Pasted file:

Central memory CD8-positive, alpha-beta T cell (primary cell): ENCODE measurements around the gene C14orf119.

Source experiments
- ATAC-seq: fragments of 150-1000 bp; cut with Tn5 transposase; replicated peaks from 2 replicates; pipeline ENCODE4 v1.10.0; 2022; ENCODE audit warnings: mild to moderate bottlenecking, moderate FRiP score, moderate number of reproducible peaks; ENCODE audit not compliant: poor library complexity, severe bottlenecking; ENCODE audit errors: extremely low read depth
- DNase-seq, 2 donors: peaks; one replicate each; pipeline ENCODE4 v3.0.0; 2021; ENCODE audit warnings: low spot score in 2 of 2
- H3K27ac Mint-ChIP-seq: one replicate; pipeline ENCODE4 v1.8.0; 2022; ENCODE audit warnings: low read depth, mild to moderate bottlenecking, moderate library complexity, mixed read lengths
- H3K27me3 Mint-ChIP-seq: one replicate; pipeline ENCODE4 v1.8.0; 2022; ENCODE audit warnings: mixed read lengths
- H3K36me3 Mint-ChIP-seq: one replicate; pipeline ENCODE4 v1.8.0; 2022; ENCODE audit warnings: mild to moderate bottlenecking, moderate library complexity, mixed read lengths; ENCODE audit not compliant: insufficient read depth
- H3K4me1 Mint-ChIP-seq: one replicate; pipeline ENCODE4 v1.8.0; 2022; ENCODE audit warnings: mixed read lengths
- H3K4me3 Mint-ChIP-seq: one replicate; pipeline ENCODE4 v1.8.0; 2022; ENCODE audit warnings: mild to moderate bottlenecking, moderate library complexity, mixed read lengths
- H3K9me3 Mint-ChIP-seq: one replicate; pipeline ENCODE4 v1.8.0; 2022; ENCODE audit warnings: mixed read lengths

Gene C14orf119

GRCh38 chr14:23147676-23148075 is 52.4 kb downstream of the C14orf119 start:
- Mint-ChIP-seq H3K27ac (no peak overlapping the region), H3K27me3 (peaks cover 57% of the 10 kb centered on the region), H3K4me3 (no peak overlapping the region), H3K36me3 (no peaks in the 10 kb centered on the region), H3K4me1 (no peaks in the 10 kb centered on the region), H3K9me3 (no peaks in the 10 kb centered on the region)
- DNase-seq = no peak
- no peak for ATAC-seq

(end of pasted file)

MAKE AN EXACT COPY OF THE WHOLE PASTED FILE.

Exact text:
Central memory CD8-positive, alpha-beta T cell (primary cell): ENCODE measurements around the gene C14orf119.

Source experiments
- ATAC-seq: fragments of 150-1000 bp; cut with Tn5 transposase; replicated peaks from 2 replicates; pipeline ENCODE4 v1.10.0; 2022; ENCODE audit warnings: mild to moderate bottlenecking, moderate FRiP score, moderate number of reproducible peaks; ENCODE audit not compliant: poor library complexity, severe bottlenecking; ENCODE audit errors: extremely low read depth
- DNase-seq, 2 donors: peaks; one replicate each; pipeline ENCODE4 v3.0.0; 2021; ENCODE audit warnings: low spot score in 2 of 2
- H3K27ac Mint-ChIP-seq: one replicate; pipeline ENCODE4 v1.8.0; 2022; ENCODE audit warnings: low read depth, mild to moderate bottlenecking, moderate library complexity, mixed read lengths
- H3K27me3 Mint-ChIP-seq: one replicate; pipeline ENCODE4 v1.8.0; 2022; ENCODE audit warnings: mixed read lengths
- H3K36me3 Mint-ChIP-seq: one replicate; pipeline ENCODE4 v1.8.0; 2022; ENCODE audit warnings: mild to moderate bottlenecking, moderate library complexity, mixed read lengths; ENCODE audit not compliant: insufficient read depth
- H3K4me1 Mint-ChIP-seq: one replicate; pipeline ENCODE4 v1.8.0; 2022; ENCODE audit warnings: mixed read lengths
- H3K4me3 Mint-ChIP-seq: one replicate; pipeline ENCODE4 v1.8.0; 2022; ENCODE audit warnings: mild to moderate bottlenecking, moderate library complexity, mixed read lengths
- H3K9me3 Mint-ChIP-seq: one replicate; pipeline ENCODE4 v1.8.0; 2022; ENCODE audit warnings: mixed read lengths

Gene C14orf119

GRCh38 chr14:23147676-23148075 is 52.4 kb downstream of the C14orf119 start:
- Mint-ChIP-seq H3K27ac (no peak overlapping the region), H3K27me3 (peaks cover 57% of the 10 kb centered on the region), H3K4me3 (no peak overlapping the region), H3K36me3 (no peaks in the 10 kb centered on the region), H3K4me1 (no peaks in the 10 kb centered on the region), H3K9me3 (no peaks in the 10 kb centered on the region)
- DNase-seq = no peak
- no peak for ATAC-seq